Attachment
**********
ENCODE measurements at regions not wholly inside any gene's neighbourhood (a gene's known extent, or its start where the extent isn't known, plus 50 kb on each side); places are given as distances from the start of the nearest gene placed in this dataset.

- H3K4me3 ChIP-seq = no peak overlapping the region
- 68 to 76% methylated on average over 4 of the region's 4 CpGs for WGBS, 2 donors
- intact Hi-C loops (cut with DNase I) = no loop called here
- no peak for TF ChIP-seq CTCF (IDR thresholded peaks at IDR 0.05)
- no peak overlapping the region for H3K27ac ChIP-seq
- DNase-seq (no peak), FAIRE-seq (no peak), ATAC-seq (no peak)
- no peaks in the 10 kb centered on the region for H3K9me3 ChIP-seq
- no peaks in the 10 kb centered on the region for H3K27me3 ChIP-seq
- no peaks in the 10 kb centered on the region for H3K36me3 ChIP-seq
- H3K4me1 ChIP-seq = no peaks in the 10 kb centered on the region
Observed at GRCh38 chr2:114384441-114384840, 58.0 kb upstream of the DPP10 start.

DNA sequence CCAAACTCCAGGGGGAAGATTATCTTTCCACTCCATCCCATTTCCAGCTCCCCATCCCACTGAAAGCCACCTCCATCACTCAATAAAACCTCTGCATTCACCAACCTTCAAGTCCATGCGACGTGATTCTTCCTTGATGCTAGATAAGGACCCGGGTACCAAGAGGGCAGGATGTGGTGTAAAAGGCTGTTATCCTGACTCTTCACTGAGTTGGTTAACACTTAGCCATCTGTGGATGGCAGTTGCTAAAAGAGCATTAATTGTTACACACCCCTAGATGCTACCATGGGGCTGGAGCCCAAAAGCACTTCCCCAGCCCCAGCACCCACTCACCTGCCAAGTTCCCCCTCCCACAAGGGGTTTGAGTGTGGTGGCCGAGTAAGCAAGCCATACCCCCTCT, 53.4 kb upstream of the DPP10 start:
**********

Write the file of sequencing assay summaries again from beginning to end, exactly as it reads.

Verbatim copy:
ENCODE measurements at regions not wholly inside any gene's neighbourhood (a gene's known extent, or its start where the extent isn't known, plus 50 kb on each side); places are given as distances from the start of the nearest gene placed in this dataset.

- H3K4me3 ChIP-seq = no peak overlapping the region
- 68 to 76% methylated on average over 4 of the region's 4 CpGs for WGBS, 2 donors
- intact Hi-C loops (cut with DNase I) = no loop called here
- no peak for TF ChIP-seq CTCF (IDR thresholded peaks at IDR 0.05)
- no peak overlapping the region for H3K27ac ChIP-seq
- DNase-seq (no peak), FAIRE-seq (no peak), ATAC-seq (no peak)
- no peaks in the 10 kb centered on the region for H3K9me3 ChIP-seq
- no peaks in the 10 kb centered on the region for H3K27me3 ChIP-seq
- no peaks in the 10 kb centered on the region for H3K36me3 ChIP-seq
- H3K4me1 ChIP-seq = no peaks in the 10 kb centered on the region
Observed at GRCh38 chr2:114384441-114384840, 58.0 kb upstream of the DPP10 start.

DNA sequence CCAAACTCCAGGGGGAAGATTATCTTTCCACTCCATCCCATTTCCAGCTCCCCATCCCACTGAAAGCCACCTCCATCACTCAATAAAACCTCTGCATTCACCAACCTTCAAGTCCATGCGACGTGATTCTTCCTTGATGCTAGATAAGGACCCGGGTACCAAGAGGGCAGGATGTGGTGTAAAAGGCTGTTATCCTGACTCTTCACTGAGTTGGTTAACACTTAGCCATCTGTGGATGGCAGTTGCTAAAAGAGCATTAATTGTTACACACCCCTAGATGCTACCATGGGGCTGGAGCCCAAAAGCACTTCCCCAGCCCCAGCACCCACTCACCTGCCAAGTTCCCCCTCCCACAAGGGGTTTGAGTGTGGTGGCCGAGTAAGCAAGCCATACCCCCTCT, 53.4 kb upstream of the DPP10 start: